Don't Give Up
Well, it had to be Willie, didn't it? I'm uncertain whether it is his work ethic or his tax-bill that keeps him going, seemingly effortlessly pumping out album after album after album, whether in his comfort zone of country, or all over the shop, with Toots Hibbert, Wynton Marsalis and Snoop Dogg all coming into his radar of potential partners. I was struggling to wonder what the grizzled old crooner might have in common with, allegedly, many of these collaborators from genres afar from his own. Then I remembered.
This is perhaps slightly more orthodox, yet still an inspired duet, not least as the song's author adds to a trirumvirate you would somehow feel surprised to see shooting the breeze together, in your local Starbucks or similar.
I don't know the story of how this came about, but I like to think good old avuncular Willie took to the beleaguered and distressed Sinead at the Dylan tribute concert. Yeah, yeah, I know Kris Kristofferson has taken most of the acclaim for the public consoling of her, on the "unexpected" reaction she received to her papal dissing, but I can imagine all the older guys feeling a little for her gamine weepiness. (Was Willie even there? I forget.) Anyhow, this, the standout track from the standout Peter Gabriel LP, So, takes on the same mantle for his LP of, largely, covers, 1993's Across the Borderline. This was my first exposure to Willie Nelson, since when I have been avid in my admiration for his ability to transcend any concept of ageing, and to keep on delivering, by and large, competent goods.The fact I am a huge acolyte of Sinead helps here, another individual unafraid to explore similar dalliances into reggae, folk and "standards", undaunted of the response. (And, BTW, her folk and reggae albums are the best of her work, in my humble.)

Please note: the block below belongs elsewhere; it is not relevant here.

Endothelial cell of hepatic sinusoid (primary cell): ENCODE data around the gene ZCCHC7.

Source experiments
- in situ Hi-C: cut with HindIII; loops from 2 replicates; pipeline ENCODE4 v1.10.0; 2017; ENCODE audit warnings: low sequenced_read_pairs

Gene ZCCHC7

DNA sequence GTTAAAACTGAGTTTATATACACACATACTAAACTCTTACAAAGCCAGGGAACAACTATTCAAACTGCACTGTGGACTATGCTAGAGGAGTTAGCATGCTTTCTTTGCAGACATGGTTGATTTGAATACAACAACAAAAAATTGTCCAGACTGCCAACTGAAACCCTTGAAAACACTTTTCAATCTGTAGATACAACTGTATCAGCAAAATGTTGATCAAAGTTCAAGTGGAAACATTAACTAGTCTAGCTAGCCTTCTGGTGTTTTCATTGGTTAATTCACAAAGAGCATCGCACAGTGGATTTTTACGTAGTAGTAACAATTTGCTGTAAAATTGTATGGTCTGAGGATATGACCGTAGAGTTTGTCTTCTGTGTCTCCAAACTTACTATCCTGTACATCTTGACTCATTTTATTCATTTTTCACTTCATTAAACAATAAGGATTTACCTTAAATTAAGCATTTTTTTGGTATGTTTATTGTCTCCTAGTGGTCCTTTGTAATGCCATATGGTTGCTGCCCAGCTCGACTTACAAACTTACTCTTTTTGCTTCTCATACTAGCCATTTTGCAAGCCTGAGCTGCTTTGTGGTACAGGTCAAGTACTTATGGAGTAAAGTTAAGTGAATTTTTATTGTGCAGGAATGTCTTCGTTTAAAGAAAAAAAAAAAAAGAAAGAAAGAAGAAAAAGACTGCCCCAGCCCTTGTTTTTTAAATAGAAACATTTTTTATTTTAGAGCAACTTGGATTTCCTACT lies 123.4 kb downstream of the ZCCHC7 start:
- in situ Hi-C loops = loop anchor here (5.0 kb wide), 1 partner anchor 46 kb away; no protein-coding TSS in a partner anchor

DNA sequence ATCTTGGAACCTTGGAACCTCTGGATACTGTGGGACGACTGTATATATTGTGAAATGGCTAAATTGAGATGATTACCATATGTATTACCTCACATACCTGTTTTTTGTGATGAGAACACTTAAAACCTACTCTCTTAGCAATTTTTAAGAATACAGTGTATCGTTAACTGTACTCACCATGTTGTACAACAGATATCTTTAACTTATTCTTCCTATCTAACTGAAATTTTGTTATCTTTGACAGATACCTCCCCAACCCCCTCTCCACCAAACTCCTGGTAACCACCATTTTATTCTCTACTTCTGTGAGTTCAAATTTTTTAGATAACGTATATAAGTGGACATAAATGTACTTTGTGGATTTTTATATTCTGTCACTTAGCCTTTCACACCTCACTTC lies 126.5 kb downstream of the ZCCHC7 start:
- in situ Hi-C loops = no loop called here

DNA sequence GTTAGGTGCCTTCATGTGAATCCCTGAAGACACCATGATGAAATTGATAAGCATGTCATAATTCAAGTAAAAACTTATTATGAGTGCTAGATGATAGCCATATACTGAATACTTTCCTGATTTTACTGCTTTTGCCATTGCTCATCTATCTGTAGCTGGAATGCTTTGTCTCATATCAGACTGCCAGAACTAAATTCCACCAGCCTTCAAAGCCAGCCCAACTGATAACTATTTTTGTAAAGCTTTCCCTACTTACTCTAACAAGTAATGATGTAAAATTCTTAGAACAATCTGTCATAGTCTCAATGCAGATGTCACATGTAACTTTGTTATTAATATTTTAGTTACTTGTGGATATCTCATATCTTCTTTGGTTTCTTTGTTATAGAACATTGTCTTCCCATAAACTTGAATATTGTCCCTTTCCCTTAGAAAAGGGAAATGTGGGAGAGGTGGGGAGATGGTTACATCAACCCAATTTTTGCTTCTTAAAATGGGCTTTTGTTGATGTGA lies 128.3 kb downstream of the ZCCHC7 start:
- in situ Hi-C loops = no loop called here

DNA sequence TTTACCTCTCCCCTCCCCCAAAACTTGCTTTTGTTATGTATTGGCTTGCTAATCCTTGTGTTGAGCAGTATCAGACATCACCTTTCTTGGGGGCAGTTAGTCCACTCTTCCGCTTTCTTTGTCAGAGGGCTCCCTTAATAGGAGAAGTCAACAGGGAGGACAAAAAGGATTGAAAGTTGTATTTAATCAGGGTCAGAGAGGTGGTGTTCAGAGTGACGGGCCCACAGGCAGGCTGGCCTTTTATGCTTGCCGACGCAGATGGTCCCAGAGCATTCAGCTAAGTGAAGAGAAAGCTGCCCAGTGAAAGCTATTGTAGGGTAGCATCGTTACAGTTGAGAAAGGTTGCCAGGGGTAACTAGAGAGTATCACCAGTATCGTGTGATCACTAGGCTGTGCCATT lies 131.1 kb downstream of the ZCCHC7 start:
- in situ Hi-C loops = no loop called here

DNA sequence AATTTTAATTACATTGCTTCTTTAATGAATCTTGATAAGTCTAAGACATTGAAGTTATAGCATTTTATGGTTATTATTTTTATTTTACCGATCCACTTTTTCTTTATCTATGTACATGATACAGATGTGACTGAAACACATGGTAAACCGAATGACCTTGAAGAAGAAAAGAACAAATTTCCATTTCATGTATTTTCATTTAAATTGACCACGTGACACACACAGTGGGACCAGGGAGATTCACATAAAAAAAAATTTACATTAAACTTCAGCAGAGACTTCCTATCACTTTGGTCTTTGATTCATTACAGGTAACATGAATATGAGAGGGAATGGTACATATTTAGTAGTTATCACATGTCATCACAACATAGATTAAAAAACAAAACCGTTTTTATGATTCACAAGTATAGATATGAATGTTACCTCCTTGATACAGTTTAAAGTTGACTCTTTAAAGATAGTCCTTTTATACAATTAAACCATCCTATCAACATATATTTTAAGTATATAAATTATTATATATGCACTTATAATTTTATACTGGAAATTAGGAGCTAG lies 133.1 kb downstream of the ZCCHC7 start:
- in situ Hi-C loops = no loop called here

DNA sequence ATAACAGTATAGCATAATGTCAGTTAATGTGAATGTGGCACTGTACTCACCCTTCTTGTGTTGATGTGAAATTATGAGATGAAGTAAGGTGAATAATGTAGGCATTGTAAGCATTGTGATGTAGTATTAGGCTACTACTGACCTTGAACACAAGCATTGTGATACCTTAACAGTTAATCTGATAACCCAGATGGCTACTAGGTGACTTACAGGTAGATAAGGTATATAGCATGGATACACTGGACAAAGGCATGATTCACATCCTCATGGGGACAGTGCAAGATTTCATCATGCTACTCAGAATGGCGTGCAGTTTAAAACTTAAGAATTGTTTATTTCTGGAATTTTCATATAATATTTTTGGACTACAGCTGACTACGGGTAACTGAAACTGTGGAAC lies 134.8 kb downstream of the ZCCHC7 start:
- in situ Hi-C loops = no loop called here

An interesting interview with Peter Gabriel in Mojo this month told me something I didn't know,that being that PGs original choice for the Kate Bush part in his version was Dolly Parton. Somehow making Willie Nelson's choice of it as a song worthy of covering somehow all the more appropriate.